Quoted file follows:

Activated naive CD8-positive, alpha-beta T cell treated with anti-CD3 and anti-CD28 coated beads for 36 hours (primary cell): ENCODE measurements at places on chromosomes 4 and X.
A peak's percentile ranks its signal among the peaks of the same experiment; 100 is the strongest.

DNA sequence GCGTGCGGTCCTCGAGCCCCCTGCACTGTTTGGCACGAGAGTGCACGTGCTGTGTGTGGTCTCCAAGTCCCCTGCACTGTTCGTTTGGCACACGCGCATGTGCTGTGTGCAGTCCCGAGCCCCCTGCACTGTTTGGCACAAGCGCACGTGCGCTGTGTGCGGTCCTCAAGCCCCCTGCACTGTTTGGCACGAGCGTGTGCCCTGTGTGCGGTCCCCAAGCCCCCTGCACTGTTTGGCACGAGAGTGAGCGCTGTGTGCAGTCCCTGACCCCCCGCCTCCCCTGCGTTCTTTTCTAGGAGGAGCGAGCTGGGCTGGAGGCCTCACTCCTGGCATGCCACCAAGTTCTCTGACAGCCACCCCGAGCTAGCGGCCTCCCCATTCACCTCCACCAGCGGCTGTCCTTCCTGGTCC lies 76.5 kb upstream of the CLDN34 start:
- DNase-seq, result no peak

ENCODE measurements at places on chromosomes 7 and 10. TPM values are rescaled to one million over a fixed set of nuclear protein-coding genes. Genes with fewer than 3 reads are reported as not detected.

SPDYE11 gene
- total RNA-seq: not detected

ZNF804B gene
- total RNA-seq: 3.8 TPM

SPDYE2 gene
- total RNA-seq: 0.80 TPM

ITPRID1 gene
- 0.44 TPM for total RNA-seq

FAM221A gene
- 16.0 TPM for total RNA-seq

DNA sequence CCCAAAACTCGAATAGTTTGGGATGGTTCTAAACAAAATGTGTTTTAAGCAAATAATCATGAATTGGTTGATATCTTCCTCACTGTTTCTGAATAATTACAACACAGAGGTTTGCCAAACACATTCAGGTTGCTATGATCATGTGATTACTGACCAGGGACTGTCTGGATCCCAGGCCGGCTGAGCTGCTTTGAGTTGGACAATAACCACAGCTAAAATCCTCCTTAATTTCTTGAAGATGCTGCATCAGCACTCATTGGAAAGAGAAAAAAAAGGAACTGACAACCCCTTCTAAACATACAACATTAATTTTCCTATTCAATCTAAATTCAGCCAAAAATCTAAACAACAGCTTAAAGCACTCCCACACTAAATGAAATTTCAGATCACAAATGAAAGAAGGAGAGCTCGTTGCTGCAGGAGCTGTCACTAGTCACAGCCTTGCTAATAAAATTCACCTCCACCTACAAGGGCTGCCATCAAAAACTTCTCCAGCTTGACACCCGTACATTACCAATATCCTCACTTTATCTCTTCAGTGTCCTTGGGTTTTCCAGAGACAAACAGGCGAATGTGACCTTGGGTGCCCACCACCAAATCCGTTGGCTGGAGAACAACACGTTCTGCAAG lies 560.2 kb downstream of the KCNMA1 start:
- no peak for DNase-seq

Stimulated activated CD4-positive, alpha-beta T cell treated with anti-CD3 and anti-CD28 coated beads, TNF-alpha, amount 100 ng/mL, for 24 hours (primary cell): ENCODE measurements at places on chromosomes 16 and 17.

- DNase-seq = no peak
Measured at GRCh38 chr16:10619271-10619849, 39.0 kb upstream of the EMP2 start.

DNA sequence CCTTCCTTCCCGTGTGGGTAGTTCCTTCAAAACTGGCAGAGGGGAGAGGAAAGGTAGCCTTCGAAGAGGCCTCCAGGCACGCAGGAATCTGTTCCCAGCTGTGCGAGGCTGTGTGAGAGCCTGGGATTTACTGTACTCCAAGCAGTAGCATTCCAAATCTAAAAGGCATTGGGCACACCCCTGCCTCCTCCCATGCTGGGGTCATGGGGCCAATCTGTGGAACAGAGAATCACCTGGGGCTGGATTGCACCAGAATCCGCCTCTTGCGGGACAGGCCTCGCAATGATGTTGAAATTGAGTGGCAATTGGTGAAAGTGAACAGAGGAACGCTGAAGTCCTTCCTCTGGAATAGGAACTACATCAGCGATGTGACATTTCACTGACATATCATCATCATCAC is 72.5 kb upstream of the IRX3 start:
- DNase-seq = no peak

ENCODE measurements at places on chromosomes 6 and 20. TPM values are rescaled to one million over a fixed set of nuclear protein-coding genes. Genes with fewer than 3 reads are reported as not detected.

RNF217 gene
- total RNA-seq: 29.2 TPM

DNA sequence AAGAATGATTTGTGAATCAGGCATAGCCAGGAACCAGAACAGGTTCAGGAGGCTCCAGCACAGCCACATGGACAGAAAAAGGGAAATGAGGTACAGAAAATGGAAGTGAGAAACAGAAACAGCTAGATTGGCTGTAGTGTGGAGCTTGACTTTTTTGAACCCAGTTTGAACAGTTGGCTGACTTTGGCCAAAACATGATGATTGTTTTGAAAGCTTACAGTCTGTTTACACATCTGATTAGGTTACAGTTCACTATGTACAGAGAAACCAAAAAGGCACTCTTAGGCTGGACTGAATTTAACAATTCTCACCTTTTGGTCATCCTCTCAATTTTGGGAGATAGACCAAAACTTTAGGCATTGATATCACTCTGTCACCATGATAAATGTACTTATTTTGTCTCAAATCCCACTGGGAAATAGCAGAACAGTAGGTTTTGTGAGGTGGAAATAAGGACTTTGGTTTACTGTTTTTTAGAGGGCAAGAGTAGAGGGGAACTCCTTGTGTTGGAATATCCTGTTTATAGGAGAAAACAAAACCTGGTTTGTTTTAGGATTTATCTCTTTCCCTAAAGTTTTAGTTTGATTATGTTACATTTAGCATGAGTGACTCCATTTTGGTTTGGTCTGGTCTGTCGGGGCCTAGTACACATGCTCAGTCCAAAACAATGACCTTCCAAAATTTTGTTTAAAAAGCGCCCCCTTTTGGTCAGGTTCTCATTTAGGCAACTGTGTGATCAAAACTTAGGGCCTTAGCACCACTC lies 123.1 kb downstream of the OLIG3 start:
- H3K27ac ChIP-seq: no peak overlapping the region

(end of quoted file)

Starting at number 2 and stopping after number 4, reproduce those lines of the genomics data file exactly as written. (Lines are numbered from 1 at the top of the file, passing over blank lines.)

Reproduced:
A peak's percentile ranks its signal among the peaks of the same experiment; 100 is the strongest.

DNA sequence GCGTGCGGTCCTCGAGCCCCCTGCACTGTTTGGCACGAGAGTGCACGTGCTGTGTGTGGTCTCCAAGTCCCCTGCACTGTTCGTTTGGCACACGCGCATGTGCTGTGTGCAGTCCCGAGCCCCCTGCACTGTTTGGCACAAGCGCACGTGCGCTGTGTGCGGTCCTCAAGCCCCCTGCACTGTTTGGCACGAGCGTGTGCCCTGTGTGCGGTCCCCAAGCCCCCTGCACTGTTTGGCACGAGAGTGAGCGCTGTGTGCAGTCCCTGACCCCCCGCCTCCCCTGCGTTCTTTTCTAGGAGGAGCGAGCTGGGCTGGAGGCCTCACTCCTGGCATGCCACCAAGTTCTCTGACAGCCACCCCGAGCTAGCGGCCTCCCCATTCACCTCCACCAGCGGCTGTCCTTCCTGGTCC lies 76.5 kb upstream of the CLDN34 start:
- DNase-seq, result no peak